No adverse events, apart from minor musculoskeletal complaints in the SOLAS intervention arm due to unaccustomed exercise, are anticipated. Treatment will be modified or discontinued if necessary due to an increase in symptoms. Participants and PTs will be informed that any adverse events should be reported immediately to the PI and will be documented by the research team by type, length of time and frequency should they occur.

    Trial governance

    The Trial Management Committee (TMC), comprising the PI and local co-investigators, provides overall management of the feasibility trial including PCCC clinic set-up, PT training, recruitment and screening procedures, trial promotion, data collection, analysis and interpretation. Trial conduct will be audited on a weekly basis using a standardised proforma during each recruitment wave, and biannually at the end of each recruitment wave. Members of the international scientific team provide independent and scientific oversight of the progress of the study through the Data Monitoring Committee on behalf of the funder (Health Research Board).

    Ethics and dissemination

    All patients and physiotherapists will be provided with detailed written information and have an opportunity to discuss participation before providing written consent and will be advised they can withdraw at any point. Patients will be invited to give their consent to participate in a telephone interview following completion of all follow-ups. The feasibility results will be published in peer-reviewed journals and presented at national and international academic, clinical and health service conferences. Any protocol amendments including changes to eligibility criteria, outcomes or analyses will be communicated to the UCD Human Research Ethics—Sciences Committee and the HSE Primary Care Research Committee, and noted on the Current Controlled Trials trial registration page and reported in the trial results papers.


    The provision of SM healthcare interventions with robust evidence of clinical and cost-effectiveness for chronic conditions, including LBP and OA, are becoming increasingly important due to their rising prevalence and significant impact on the individual, their family and carers, employers and wider society. The complex multifaceted nature of supporting patients to engage in SM behaviours requires an underlying model of behaviour change to enhance the likelihood of long-term adherence and to understand the underlying processes of change. Group-based interventions that are first designed, adapted and tested for feasibility and cost implications in partnership with patients’ and healthcare providers within local health service settings before robust evaluation in an effectiveness trial have the potential to address this second translational gap. The feasibility of the SOLAS theory-driven, group-based complex intervention will be evaluated from the patient, practitioner and health service manager levels, and if achieved the trial design will be refined based on the findings of this study before moving to a definitive trial.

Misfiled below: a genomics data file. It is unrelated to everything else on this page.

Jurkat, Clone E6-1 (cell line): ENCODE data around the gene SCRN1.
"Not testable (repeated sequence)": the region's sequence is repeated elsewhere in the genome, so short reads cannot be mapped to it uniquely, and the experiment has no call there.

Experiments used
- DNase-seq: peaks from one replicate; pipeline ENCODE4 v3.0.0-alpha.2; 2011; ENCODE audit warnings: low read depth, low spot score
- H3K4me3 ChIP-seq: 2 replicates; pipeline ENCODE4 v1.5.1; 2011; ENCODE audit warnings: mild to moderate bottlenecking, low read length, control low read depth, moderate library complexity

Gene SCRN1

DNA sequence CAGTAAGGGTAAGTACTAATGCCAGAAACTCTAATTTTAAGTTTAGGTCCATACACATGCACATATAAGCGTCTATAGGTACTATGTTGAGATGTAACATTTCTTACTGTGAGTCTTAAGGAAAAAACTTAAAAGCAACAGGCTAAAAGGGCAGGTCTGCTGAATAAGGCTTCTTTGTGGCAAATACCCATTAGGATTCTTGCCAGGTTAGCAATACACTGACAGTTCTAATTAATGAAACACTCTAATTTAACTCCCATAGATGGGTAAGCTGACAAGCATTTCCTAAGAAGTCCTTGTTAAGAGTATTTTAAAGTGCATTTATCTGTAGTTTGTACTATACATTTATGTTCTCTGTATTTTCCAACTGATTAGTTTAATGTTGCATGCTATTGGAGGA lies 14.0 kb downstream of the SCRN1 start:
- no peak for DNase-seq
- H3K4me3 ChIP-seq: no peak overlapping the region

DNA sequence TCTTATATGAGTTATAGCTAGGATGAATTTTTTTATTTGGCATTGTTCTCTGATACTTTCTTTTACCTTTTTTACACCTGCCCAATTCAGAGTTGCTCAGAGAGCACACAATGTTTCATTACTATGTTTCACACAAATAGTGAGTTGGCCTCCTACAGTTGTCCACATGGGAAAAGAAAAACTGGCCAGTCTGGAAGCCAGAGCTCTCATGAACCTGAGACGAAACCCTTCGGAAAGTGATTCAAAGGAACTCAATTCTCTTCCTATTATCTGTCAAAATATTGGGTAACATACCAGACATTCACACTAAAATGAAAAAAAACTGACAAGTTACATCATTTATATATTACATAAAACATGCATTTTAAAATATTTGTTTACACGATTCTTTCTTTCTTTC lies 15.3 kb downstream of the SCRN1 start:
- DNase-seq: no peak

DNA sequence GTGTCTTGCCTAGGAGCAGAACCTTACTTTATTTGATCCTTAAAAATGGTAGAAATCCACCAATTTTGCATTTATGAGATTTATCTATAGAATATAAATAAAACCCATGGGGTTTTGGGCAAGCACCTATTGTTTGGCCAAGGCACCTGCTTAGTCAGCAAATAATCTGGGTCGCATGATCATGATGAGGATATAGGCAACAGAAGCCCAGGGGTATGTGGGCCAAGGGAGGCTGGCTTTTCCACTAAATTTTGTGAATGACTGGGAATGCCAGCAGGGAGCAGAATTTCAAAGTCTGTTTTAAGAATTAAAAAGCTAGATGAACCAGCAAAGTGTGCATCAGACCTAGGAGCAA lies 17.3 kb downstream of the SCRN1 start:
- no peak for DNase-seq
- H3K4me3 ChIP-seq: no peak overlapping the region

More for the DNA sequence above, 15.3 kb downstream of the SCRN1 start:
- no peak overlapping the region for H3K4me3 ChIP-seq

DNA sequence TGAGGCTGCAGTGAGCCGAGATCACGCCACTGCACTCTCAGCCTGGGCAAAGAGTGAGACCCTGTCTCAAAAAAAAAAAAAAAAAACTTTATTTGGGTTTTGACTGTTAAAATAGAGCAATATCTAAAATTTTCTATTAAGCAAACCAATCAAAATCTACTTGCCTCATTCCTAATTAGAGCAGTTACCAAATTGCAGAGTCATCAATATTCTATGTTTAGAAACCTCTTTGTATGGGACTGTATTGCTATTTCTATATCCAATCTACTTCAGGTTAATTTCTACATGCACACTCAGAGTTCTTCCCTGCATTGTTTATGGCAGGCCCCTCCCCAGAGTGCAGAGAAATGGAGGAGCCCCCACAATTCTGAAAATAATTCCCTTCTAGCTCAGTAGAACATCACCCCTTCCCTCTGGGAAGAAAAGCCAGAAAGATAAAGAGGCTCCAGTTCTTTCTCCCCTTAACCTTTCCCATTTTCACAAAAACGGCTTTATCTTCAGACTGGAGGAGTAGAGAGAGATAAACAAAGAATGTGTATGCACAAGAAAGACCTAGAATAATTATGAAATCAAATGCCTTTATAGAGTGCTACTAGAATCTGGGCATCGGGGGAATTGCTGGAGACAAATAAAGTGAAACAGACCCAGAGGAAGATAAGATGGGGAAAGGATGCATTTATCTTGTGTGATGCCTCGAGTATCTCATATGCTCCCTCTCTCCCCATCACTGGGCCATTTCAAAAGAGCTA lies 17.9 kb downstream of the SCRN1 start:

The authors wish to thank Collaborators from the SOLAS Trial team Professor Charles Normand and Dr James F O'Mahony for advice on the cost analysis, Marian Hernon for contribution to cost methods, and Alison Keogh and Elaine Toomey for contribution to fidelity methods. The authors also wish to thank William Fox and Isabelle Jeffares for assistance with manuscript preparation.


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    • Collaborators Professor Charles Normand, Dr James F O’Mahony, Marian Hernon, Alison Keogh, Elaine Toomey.

    • Contributors DAH and AMH conceived the idea for the study and with input from TP, CM, SMM, SG, CL and SK secured funding. DAH and JM developed the SOLAS intervention and training programme with input from LC-M, AMH, SG and NEW. DAH and LC-M designed the trial with input from JM, AMH, RS, NEW, SG, SMM, CL, SK, CM and TP. RS, DAH and SG devised the planned analysis. DAH drafted the manuscript with critical input from all authors.

    • Funding This article presents independent research funded by the Health Research Board (Health Research Award 2012/24).

    • Competing interests None declared.

    • Ethics approval UCD Human Research Ethics—Sciences Committee, REC Reference: LS-13-54 Currie-Hurley. Research access: HSE Primary Care Research Committee.

    • Provenance and peer review Not commissioned; externally peer reviewed.